For further information, phone Rutherfords 071- 386 7240; Barbers 071-381 0112.
'CAN WE take the donkeys?' The plaintive cry from a Shropshire family shows that some dreams do not die. Come hell, high water or a devalued pound, the English are still determined to uproot and move to France, donkeys and all.
The flood of cross-Channel buyers hunting for dirt-cheap Normandy cottages has all but dried up in the wake of the property crash. But the dreams still burn. Specialist magazines such as Living France (0234 240954) burst with queries from potential buyers about moving businesses, grannies, cars, kids - and donkeys. The organisers of a French property exhibition in London last week were flabbergasted when thousands of bright-eyed home-hunters overran the hotel. 'If they get the slightest sign of being able to sell their homes over here, they will be jamming the ferries again,' said one pleasantly surprised stallholder.
The enthusiasm of aspiring owners comes despite the fact that the pound now buys 20 per cent less than it did six months ago. 'There have been three similar devaluations in the past 25 years and all were shrugged off,' says Frank Rutherford, who has been selling France to the British for as long as the French Tourist Board. 'Stories of a huge price surge during the boom are a myth.'
Houses still cost between half and two-thirds of the UK price. Values have fallen by up to 25 per cent in parts of Normandy and Brittany during the slump, according to Miles Barber, another market veteran. They might drop again after next month's elections, when a new government is likely to raise interest rates. This may be good for new house-hunters, but it will put even more pressure on British buyers who took out French mortgages during the boom.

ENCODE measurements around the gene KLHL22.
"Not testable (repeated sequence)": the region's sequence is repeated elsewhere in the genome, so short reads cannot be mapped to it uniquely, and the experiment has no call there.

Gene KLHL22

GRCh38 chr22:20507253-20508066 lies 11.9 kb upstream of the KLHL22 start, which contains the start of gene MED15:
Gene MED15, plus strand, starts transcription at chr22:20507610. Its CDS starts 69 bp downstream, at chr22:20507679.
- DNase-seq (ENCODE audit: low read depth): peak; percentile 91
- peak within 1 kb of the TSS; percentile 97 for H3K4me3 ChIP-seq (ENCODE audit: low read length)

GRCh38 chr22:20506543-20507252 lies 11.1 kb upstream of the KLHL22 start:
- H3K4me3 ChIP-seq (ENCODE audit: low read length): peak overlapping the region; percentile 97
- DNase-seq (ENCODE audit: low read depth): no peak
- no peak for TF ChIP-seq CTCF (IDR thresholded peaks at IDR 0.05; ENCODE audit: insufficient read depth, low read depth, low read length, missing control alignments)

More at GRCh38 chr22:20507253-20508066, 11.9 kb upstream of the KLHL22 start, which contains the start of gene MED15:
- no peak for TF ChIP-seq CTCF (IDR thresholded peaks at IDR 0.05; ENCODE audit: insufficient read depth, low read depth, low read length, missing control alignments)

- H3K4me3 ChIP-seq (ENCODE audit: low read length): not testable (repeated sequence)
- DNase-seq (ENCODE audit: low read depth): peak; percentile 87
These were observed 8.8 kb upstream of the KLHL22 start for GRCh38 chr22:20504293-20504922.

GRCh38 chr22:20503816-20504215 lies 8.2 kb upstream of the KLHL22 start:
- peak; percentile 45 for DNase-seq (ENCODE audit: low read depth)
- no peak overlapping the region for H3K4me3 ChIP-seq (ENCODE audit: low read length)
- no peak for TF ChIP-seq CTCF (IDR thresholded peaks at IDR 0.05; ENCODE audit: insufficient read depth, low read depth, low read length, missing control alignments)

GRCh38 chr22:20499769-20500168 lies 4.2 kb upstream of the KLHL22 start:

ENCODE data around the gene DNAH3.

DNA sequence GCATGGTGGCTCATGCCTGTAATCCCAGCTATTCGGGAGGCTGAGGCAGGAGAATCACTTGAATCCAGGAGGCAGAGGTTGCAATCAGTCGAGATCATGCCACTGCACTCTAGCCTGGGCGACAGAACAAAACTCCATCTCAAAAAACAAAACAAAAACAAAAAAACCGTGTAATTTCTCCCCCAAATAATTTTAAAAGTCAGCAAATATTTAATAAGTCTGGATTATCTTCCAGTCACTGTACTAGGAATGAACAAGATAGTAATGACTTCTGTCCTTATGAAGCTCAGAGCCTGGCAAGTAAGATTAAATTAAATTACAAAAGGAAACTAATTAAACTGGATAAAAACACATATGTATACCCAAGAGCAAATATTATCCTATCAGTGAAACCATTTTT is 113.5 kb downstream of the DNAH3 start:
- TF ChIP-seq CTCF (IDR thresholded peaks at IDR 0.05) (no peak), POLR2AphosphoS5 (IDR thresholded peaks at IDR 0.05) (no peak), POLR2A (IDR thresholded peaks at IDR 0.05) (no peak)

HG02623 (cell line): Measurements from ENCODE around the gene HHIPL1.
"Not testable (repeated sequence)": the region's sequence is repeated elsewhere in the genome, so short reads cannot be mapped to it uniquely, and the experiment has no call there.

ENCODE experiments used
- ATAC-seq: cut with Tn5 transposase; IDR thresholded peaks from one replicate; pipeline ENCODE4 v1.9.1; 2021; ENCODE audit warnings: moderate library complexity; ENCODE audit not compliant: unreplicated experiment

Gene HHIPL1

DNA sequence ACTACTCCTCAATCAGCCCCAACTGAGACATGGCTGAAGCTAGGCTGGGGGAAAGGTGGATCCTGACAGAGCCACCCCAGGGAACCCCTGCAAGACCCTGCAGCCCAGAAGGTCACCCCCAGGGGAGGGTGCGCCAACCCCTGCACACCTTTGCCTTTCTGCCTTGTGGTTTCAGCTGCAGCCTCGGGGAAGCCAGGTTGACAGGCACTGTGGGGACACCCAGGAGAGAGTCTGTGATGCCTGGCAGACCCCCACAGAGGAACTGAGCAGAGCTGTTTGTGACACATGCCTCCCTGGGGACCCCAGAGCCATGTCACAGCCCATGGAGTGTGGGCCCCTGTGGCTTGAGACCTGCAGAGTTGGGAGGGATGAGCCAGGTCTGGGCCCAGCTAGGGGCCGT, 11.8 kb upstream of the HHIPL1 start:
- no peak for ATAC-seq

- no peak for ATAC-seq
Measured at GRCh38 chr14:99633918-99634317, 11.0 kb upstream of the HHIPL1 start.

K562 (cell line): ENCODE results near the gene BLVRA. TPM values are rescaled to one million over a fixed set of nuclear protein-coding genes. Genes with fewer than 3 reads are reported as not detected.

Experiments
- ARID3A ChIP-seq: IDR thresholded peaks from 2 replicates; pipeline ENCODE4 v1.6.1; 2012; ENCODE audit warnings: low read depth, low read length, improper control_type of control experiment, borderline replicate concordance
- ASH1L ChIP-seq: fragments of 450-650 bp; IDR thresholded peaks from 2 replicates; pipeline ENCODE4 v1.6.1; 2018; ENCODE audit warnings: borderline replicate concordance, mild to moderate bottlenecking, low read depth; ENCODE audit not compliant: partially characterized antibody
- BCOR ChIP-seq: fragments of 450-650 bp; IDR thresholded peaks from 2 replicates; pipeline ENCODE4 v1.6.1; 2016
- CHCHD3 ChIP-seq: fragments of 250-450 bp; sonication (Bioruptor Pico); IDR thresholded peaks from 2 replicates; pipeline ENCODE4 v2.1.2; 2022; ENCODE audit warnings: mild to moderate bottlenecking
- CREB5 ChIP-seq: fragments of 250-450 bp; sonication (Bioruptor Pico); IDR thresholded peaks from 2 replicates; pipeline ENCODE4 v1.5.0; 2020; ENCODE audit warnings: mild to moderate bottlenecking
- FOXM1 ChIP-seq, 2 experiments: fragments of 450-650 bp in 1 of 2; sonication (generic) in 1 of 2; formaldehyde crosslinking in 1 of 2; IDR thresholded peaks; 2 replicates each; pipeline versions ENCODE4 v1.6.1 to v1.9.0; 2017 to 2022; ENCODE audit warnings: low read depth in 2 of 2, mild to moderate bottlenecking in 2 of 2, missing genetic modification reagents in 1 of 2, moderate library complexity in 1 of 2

Mr Rutherford points out that buying from a British owner could be advantageous: they are happy to deal in sterling and relieved to recoup their initial outlay. That means you can still get cheap homes, although the day of the fully converted pounds 30,000 Normandy farmhouse is long gone. Mr Barber says: 'You have to spend pounds 50,000 to pounds 60,000 for a reasonable home.'
Prices can be double that in the Dordogne, Gascony and particularly Provence, where the market has not suffered as badly. It is likely to be boosted further this year when Peter Mayle's best-selling book, A Year in Provence, hits our television screens.
Tumbledown cottages are still available for pounds 15,000, but no longer appear to fulfil the British buyers' dreams. Perhaps we have got wise to hidden costs. John Keith expected a surge of interest in these rock-bottom prices when he helped set up Browse Partners (061-881 8610), a property-finding service run with the French- based Britons Julian and Wendy Browse, late last year. Almost 200 inquiries streamed in within a couple of months, and a dozen deals are waiting to go through. But Mr Keith's experience echoes Mr Barber's: most people are looking at prices between pounds 30,000 and pounds 50,000.
'No one seems to care about the weak pound because the property is so cheap,' Mr Keith says. 'Some buyers are craftsmen and builders who have no work, so they feel they might as well pack up and create a home elsewhere. Others are taking early retirement, but many just want to get out of the UK.'
Demand is so strong that he has now found similar British 'agents' to help buyers in the Var, Limoges and the Dordogne. The service costs 5 per cent of the asking price, but Mr Keith insists that by helping to negotiate the deal, his partners can cut up to 20 per cent off the amount buyers end up paying for homes.
One warning this new generation of migrants should keep in mind, however, is not to bank on making a killing from their hard- pressed predecessors. 'With buying costs adding 10 per cent to the price of property in France, you cannot hope for a quick return,' Mr Rutherford says.Reuse content